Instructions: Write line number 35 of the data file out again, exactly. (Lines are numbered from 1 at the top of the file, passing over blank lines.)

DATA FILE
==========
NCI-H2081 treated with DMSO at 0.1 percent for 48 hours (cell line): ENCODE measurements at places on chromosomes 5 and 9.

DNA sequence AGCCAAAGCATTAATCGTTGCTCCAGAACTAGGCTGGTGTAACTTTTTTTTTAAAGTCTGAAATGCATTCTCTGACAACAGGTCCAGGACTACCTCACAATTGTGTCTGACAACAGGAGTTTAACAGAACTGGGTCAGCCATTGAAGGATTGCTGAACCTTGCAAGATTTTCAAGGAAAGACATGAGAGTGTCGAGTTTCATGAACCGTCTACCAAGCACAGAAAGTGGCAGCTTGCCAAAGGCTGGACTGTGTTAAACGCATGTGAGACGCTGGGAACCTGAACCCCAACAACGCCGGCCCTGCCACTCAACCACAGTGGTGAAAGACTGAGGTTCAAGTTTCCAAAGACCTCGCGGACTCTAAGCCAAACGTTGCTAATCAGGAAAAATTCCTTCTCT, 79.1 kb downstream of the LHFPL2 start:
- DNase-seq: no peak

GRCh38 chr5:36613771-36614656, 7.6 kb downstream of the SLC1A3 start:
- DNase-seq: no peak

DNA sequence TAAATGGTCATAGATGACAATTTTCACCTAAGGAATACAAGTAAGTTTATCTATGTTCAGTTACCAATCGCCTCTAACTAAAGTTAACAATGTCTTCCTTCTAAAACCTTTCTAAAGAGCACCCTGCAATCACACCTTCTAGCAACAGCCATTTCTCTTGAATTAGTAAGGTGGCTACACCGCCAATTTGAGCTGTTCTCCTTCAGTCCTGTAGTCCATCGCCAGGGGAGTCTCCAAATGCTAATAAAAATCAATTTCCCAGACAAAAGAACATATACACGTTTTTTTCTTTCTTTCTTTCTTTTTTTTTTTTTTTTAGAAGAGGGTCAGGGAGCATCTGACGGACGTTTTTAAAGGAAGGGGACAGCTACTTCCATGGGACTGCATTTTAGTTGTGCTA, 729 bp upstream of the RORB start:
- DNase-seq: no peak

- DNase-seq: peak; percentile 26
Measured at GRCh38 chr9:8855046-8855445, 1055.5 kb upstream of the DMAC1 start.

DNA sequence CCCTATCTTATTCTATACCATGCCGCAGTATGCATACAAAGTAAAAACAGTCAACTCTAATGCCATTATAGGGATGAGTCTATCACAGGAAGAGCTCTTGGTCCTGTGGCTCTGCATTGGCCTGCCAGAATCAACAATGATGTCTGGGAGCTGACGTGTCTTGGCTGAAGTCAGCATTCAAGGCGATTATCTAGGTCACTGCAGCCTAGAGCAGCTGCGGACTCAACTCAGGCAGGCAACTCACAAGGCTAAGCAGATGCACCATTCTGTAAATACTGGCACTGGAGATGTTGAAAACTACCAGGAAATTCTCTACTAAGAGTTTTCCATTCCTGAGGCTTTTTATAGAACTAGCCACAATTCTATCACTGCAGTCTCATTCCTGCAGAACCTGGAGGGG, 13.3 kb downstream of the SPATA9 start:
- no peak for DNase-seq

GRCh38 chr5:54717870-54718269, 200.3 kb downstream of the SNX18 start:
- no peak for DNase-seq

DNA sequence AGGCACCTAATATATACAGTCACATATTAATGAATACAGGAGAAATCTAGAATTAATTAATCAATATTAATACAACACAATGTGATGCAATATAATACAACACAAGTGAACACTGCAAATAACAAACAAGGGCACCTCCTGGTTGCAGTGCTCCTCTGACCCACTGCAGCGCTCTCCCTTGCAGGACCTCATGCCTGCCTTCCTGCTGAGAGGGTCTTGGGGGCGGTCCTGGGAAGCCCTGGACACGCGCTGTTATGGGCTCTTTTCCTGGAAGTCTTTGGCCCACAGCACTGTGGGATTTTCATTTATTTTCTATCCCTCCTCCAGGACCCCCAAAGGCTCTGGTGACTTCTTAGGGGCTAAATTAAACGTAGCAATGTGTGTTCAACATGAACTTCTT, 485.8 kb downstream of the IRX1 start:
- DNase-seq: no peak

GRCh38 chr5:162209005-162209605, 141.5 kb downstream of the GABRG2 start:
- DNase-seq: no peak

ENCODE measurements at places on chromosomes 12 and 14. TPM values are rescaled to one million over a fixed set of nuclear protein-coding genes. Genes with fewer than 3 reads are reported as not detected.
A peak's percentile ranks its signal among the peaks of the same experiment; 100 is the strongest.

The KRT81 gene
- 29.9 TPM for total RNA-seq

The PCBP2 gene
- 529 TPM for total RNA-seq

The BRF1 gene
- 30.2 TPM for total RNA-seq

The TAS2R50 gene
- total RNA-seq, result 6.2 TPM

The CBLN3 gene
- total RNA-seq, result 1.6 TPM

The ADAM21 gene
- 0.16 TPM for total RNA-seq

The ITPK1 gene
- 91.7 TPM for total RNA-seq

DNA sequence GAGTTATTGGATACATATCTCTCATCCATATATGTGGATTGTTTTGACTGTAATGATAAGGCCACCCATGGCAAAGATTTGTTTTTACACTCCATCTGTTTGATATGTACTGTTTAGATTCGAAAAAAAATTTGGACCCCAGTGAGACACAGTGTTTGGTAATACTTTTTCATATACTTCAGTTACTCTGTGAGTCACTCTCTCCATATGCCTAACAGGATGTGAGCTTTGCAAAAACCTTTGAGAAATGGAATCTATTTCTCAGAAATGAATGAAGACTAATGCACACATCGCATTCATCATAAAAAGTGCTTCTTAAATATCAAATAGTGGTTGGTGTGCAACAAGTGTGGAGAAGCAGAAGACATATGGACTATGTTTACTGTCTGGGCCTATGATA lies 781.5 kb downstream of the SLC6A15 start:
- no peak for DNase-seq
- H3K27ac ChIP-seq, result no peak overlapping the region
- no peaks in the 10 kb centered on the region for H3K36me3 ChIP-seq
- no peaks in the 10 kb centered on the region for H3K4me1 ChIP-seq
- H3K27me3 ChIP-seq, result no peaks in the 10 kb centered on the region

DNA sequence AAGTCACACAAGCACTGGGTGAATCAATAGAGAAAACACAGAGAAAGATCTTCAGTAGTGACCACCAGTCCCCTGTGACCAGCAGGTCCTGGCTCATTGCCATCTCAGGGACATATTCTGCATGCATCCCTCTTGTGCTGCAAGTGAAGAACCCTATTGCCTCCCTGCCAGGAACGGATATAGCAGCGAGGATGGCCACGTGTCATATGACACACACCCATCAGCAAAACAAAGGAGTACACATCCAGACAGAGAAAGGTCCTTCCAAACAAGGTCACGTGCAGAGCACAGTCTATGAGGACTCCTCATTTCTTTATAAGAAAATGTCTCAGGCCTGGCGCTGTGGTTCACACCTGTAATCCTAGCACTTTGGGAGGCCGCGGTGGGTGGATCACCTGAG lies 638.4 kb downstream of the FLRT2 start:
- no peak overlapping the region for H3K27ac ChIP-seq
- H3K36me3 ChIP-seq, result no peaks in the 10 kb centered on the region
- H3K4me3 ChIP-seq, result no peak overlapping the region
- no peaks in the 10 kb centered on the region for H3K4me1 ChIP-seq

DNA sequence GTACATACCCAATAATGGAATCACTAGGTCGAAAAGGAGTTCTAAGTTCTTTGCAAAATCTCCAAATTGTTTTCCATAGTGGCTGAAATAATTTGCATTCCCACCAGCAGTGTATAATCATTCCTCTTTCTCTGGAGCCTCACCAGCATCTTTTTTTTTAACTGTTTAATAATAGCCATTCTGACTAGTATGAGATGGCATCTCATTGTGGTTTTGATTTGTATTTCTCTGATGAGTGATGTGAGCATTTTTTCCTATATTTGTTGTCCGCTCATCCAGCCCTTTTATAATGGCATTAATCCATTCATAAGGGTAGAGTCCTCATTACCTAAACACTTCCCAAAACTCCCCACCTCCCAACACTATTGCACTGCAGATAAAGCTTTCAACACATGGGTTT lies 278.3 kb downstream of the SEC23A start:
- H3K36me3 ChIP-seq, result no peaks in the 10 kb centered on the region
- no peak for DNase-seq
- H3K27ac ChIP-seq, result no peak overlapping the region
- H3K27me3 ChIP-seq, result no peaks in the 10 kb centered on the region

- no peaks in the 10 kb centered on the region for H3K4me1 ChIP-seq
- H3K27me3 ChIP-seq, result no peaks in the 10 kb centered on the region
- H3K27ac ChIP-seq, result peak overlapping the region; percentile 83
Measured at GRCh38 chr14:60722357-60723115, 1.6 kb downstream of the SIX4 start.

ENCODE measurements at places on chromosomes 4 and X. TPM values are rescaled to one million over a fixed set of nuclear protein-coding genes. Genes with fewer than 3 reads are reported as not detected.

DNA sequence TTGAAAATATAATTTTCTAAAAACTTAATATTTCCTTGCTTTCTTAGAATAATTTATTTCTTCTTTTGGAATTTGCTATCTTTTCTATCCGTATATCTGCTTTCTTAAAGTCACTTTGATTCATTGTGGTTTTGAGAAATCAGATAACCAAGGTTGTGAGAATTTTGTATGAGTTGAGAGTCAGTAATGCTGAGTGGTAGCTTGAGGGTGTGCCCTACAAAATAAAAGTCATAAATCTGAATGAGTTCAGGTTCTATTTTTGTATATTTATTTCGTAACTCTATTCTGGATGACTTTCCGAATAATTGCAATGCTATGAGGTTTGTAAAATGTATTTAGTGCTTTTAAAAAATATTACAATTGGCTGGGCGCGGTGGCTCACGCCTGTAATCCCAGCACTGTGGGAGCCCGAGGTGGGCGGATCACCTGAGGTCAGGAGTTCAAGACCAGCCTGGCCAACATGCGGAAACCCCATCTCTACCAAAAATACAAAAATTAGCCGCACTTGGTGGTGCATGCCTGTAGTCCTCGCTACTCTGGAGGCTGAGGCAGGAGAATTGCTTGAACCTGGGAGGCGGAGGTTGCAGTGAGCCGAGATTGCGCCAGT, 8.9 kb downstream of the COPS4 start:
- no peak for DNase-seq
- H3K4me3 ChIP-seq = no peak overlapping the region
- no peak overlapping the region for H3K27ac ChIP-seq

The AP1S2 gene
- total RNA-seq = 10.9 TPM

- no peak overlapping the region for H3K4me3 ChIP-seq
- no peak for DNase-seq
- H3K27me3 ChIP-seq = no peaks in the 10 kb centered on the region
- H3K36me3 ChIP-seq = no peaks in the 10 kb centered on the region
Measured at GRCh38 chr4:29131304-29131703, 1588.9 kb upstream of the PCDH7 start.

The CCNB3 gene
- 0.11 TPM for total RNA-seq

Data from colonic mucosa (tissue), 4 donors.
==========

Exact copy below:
- no peak for DNase-seq